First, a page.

US Foreign Policy Veterans Urge Iran Talks
By VOA News
05 March 2009
Two U.S. foreign policy veterans have advised lawmakers that Iran's nuclear ambitions are more likely to cause nuclear proliferation than nuclear war.
Former national security advisors Brent Scowcroft and Zbigniew Brzezinski told the Senate Foreign Relations committee Thursday that the possibility of Iran getting a nuclear weapon would likely prompt nations in the Middle East to pursue their own nuclear programs.
Both men warned that a proliferation of nuclear programs would pose a far greater threat than Iran actually using such a weapon. They argued there is no reason to believe Iran would enter into nuclear war, which they said would be a "suicidal" act.
Brzezinski proposed having immediate, low-level talks to begin engaging Iran in a non-threatening way, based on Iran's assertion it is not pursuing a nuclear weapon. The former Democratic presidential advisor said that would give the U.S. and others the right to ask for reassurances from Iran, without being confrontational and provoking Iranian isolationism.
Scowcroft, an advisor to several Republican presidents, argued that negotiations should get underway before the Iranian presidential elections in June, so that President Mahmoud Ahmadinejad cannot argue the U.S. is delaying talks as a means to influence the outcome of the vote.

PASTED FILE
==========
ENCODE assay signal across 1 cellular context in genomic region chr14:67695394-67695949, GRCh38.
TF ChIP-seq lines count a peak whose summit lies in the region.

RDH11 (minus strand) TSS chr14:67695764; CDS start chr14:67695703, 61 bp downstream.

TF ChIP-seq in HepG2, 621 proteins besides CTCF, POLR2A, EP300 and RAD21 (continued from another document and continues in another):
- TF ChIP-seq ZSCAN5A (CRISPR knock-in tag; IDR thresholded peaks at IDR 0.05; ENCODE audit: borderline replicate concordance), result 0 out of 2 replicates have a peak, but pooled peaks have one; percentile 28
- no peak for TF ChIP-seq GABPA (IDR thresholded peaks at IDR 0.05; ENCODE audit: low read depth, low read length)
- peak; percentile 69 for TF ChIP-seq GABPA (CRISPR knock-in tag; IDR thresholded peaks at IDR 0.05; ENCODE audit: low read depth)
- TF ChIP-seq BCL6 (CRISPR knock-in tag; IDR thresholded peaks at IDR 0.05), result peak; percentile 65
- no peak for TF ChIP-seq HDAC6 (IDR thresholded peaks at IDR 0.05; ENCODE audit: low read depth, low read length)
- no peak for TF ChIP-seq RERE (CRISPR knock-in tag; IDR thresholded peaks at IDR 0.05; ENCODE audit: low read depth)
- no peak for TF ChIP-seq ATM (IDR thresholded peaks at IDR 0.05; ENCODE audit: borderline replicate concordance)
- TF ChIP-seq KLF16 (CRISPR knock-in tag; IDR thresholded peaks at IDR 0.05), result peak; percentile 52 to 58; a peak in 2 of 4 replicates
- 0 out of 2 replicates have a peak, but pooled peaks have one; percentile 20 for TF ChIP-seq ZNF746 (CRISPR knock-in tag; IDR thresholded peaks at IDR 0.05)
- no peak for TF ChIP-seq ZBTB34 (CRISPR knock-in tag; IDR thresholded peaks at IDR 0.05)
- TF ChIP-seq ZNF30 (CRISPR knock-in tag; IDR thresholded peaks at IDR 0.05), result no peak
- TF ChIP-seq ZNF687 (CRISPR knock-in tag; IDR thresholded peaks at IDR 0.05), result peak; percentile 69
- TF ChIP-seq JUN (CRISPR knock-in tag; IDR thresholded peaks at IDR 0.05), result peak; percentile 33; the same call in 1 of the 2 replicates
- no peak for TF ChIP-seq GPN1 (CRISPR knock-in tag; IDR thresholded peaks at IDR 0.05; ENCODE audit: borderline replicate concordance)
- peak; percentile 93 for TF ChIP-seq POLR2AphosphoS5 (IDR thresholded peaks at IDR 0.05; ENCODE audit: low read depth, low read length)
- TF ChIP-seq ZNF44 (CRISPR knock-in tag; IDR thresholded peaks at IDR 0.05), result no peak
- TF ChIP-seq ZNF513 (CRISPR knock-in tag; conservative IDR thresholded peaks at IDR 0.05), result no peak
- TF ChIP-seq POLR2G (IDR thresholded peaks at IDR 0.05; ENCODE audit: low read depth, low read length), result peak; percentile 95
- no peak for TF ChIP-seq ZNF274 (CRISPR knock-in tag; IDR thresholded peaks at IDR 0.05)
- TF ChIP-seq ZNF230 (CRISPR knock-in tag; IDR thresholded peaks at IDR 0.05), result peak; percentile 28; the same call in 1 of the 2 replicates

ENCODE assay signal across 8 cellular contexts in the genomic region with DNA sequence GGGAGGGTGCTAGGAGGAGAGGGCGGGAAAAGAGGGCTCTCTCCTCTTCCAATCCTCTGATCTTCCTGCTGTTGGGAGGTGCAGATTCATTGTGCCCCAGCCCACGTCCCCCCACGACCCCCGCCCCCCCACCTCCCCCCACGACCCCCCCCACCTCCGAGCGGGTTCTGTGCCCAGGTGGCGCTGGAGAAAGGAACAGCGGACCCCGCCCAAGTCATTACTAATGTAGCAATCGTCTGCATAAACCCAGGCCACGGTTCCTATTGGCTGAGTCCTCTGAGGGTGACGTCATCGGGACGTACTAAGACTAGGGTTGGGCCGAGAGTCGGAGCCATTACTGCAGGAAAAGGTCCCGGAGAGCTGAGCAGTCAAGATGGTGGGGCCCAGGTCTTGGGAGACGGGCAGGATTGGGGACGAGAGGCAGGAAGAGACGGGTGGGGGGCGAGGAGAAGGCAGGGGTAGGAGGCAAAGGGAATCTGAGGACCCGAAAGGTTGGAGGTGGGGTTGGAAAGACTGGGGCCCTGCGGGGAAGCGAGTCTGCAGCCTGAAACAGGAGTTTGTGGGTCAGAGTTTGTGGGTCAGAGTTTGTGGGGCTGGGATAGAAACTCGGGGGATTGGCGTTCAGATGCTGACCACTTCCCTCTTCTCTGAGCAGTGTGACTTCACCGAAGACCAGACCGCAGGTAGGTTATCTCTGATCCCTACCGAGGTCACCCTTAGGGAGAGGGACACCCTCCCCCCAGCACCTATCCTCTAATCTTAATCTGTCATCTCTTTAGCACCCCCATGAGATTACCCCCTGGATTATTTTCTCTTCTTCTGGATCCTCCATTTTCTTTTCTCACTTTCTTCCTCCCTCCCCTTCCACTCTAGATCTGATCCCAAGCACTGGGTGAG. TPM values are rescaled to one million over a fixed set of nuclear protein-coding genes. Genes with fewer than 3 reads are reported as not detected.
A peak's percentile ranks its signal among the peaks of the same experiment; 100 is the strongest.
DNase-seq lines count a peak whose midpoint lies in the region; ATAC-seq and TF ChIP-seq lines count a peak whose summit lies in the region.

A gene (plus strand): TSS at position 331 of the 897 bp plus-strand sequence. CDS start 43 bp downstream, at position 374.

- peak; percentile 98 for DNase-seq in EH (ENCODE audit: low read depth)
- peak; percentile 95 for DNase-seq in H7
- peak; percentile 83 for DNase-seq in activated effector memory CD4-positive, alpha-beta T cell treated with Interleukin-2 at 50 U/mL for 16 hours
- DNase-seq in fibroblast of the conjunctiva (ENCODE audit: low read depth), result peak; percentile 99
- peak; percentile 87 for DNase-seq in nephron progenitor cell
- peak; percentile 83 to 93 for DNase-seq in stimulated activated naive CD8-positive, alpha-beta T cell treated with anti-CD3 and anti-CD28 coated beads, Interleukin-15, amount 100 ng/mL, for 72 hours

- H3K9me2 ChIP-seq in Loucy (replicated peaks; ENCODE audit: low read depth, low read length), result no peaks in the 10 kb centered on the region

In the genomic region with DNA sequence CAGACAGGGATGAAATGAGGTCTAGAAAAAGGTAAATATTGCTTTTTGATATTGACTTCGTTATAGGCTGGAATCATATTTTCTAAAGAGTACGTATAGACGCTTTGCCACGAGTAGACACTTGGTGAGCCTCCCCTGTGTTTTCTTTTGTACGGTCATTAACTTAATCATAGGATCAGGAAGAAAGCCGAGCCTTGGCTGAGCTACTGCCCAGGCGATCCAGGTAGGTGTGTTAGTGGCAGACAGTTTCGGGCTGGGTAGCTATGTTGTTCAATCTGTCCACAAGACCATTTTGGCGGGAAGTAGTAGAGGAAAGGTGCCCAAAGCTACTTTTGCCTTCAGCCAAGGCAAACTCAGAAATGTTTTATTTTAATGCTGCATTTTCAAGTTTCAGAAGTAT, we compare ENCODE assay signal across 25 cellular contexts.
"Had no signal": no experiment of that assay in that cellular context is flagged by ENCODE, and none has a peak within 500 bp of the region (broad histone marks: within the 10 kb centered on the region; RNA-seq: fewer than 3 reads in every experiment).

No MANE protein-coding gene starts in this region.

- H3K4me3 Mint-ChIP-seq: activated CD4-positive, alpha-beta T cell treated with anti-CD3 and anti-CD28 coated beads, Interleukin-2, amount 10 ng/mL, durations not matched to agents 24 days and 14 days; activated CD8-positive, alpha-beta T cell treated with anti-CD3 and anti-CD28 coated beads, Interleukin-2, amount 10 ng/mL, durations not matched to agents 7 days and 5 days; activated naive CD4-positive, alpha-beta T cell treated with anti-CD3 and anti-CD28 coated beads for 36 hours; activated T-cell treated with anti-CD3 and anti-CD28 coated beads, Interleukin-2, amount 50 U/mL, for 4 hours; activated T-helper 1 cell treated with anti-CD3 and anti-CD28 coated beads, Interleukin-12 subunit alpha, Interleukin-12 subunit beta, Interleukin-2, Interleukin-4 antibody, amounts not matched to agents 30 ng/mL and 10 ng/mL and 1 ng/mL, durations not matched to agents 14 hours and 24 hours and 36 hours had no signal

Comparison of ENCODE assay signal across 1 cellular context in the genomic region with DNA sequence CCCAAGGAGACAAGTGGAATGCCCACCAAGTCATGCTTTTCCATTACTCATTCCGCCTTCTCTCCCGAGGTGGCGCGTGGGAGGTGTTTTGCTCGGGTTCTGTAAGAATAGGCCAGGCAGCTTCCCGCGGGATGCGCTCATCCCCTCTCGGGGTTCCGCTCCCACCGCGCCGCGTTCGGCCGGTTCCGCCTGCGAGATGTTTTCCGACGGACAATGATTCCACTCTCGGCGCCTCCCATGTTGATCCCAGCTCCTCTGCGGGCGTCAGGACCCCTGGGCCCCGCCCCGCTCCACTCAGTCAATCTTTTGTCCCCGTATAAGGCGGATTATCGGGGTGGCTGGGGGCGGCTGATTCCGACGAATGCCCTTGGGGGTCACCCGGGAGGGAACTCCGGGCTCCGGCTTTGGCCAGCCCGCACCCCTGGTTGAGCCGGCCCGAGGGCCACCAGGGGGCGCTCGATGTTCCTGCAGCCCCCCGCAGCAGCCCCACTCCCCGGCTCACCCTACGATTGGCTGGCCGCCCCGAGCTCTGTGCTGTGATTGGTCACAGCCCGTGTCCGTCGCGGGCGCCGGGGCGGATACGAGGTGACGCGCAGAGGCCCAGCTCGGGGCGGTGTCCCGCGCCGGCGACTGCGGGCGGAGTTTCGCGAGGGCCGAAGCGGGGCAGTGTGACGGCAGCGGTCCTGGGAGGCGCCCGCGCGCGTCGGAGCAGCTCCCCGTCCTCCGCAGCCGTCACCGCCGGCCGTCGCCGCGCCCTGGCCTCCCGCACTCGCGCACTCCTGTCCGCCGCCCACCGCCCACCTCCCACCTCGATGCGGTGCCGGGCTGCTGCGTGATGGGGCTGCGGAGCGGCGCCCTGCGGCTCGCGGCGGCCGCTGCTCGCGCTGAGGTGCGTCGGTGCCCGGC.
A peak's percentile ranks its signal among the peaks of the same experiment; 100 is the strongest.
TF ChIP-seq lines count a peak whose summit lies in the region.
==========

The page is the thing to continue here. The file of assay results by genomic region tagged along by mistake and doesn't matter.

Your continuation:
Scowcroft also said it is also important to unite the world's leading powers in dealing with Iran, so that the United States is not left in the position of playing the "bad cop". He argued that China, which has resisted stronger sanctions against Tehran, could be convinced of the importance of unity by pointing out that a regional conflict prompted by Iran's nuclear pursuits would disrupt Beijing's key energy supply routes.
Senator John Kerry, who chaired the hearing, said he was pleased by the announcement Thursday that Iran will likely be invited to talks with the United States and others on Afghanistan.
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